Students ticketed for parking violations by California Highway Patrol


Approximately 40 students have received parking tickets since Thursday, Feb. 9 for parking in either the fire lane or at the end of a lane in the main parking lot. 

Ethan Timoce, a senior, was towed from the main Granite Bay High School parking lot on Feb. 10, Friday. Timoce received a ticket for $150, and had to pay a fee of $400 to get his car from Auburn California Highway Patrol. 

Timoce was picked up from school by his brother after his car was towed, who left work to pick him up. His dad also left work to help him get his car back. 

“I ruined his whole day at work because he had to come and get it because he’s a registered driver,” Timoce said. 

The school sent a warning email on Aug. 8 to remind students of areas they may not park in and that juniors and seniors need a permit to park in the main lot.

The first time students received tickets while parked in the main lot was Thursday, Feb. 9.

“CHP has been made aware by members of our community of the ongoing issues of illegal parking in our lot. CHP has chosen to enforce both parking and traffic violations at Granite Bay High School,” Wetteland wrote in an email to parents and students on Feb. 10, after school. 

“This is another courtesy communication to our families in hopes to avoid further citations and to keep our parking lot safe by allowing emergency vehicles access to our school,” Wetteland wrote. 

CHP was not notified of the violations by GBHS administrators, but through monitoring the parking lot and from community members. 

“CHP decided to come out and start ticketing … cars that were illegally parked,” Wetteland said. 

CHP has jurisdiction over the school zone when it comes to ticketing cars and monitoring the ability of emergency vehicles, especially fire trucks, to safely access all parts of the parking lot. 

Tickets were around $140 on average. 

CHP did not notify the school about tickets, but did tell them that a car was towed. Timoce was called to the front office before the school day ended to be notified that his car was towed. 

The main parking lot is meant to be reserved for juniors and seniors that can drive and who receive parking permits from the school. Sophomores are not permitted to park in the lot, and must park at Feist, the smaller library parking lot or on the street.

Because the school is landlocked, they are unable to add parking spots. 

“If we had more spots, it would be fantastic, however, that’s not feasible,” Wetteland said.

The back section of the parking lot is fenced off to provide a storage location for construction of the new football stadium ticket booth. It has been fenced off since the beginning of the school year. (Elise Fisher)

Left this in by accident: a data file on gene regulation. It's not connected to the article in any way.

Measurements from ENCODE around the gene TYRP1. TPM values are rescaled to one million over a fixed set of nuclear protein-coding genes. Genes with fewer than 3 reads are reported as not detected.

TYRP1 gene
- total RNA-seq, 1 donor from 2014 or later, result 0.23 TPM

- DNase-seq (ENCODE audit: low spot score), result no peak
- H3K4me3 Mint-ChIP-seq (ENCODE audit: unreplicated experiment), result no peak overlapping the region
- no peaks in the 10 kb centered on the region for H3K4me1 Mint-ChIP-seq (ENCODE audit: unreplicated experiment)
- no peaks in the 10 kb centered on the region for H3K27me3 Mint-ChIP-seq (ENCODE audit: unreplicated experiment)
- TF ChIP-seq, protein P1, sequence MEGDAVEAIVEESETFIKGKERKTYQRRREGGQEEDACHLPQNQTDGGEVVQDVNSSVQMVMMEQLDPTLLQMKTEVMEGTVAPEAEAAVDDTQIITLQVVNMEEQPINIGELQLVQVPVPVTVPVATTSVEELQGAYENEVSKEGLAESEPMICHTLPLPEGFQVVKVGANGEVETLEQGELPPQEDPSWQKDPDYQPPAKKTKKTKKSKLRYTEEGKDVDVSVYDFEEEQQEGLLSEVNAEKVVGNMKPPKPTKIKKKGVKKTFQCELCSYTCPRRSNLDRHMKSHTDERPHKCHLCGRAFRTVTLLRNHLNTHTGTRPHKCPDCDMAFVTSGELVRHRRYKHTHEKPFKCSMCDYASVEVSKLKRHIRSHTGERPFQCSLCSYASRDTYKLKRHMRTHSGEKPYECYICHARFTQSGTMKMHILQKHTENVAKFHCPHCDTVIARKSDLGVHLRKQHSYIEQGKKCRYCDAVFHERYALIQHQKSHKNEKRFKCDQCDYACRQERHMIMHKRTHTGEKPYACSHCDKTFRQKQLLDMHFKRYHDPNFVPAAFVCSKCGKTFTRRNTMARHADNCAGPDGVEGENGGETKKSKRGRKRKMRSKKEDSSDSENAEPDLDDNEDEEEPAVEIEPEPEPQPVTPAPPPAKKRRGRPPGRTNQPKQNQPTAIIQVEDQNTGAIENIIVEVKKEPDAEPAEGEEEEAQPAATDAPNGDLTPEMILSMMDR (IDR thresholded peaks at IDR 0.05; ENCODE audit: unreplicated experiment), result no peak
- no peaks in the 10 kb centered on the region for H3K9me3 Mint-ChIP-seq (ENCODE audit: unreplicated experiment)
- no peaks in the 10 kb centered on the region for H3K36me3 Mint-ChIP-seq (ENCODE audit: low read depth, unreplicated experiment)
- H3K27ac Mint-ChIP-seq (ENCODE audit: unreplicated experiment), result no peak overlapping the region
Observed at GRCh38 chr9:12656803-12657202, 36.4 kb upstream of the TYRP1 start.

Since Sept. 1, the main parking lot at Granite Bay has been short 36 spots due to the construction of a new ticket booth and bathroom complex in the football stadium. 

The construction company asked for a certain amount of space to store materials which prompted a fenced off area at the far end of the lot. Construction is set to be completed in or by the summer. 

With these spots lost, Wetteland estimates that there are around 330 spots available in the main lot. 

Students were informed of this change as well as guidelines about where to park outside of the lot through an email from the school in August.

“You can’t expect everyone to park legally when you’ve gotten rid of about 40 spots,” James Notley said. Notley is a senior who has received a warning for parking at the end of a lane. 

GBHS administration has been encouraging students to park on the street, arrive earlier and carpool. In the fall, an email encouraged walking or biking to school. 

“If you arrive early (approximately around 8AM) you increase your chances of finding parking in a legal parking spot,” Wetteland wrote in the most recent notice to families. 

School starts at 8:30 a.m. 

White lines block off the end of parking lanes and red curbs denote where fire lanes are reserved. (Elise Fisher)

“I don’t think it’s really a feasible solution because I know a lot of people get here early and you can get the good parking spots. But if everyone were to get there at that time, we’d have the same problem with no one getting parking spots, just 30 minutes earlier than usual,” Notley said. 

Instead, Notley believes many spots are lost to students leaving too much space when they parallel park, and the school could paint guidelines for those spots to address this.

“There’s more they could do to fix the parking problem rather than just enforcing the rules without making accommodations for everyone who has to get here by car,” Notley said.

Senior Zaire Collier expressed similar issues with parking. Collier drives from Antelope each morning and leaves at around 7:35 or 7:45 a.m. to get a parking spot at 8 a.m.

Collier often runs into traffic on his way to school and then has to park on the street, Feist Park or at a friend’s house. 

“Having a senior parking lot does make it difficult because of seniors coming in late,” Collier said.

Many seniors have no 1st period class making it appear as if spots are available, but senior spots are reserved for those students. 

“Sometimes you have days where you wake up late…life happens. There’s quizzes that I might have to miss or tests. Especially when a teacher likes to get going early it kind of can cut into your learning experience at times,” Collier said.

Wetteland reiterates sophomores parking outside of the lot to allow students with permits to park in the lot.

“Don’t park in somebody’s spot that you’re not supposed to park in….Adhere to the red zones, not blocking fire lanes and not blocking access, ” Wetteland said. “We need people to follow the rules of the road to keep everybody safe.”